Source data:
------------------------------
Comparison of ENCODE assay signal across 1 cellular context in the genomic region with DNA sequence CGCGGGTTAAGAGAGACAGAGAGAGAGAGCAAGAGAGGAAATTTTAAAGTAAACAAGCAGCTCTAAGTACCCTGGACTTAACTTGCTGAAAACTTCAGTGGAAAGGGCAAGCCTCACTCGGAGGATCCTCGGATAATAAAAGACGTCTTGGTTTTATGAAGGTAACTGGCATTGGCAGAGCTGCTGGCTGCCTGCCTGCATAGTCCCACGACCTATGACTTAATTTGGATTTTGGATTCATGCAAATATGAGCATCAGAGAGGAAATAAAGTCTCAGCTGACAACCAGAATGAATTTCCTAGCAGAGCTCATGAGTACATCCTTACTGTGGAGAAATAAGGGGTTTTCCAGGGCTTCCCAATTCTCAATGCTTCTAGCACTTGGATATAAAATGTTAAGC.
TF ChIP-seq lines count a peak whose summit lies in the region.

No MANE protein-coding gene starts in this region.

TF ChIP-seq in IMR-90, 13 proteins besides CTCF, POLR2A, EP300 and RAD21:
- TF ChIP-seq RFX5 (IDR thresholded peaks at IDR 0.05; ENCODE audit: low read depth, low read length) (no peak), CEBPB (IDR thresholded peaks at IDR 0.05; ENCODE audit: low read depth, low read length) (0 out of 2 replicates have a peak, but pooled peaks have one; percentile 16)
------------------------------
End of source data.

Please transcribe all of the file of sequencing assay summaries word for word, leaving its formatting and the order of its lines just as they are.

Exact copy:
Comparison of ENCODE assay signal across 1 cellular context in the genomic region with DNA sequence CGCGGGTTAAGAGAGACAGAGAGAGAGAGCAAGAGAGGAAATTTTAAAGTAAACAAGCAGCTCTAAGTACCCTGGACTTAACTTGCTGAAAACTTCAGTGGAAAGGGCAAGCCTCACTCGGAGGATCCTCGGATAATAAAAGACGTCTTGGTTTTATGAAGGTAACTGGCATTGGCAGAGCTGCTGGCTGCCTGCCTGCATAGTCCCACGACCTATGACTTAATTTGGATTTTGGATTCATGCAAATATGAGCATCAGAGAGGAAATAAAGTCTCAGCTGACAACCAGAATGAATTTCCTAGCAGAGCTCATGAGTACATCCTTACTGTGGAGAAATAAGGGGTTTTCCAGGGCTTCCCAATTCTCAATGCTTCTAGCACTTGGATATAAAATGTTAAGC.
TF ChIP-seq lines count a peak whose summit lies in the region.

No MANE protein-coding gene starts in this region.

TF ChIP-seq in IMR-90, 13 proteins besides CTCF, POLR2A, EP300 and RAD21:
- TF ChIP-seq RFX5 (IDR thresholded peaks at IDR 0.05; ENCODE audit: low read depth, low read length) (no peak), CEBPB (IDR thresholded peaks at IDR 0.05; ENCODE audit: low read depth, low read length) (0 out of 2 replicates have a peak, but pooled peaks have one; percentile 16)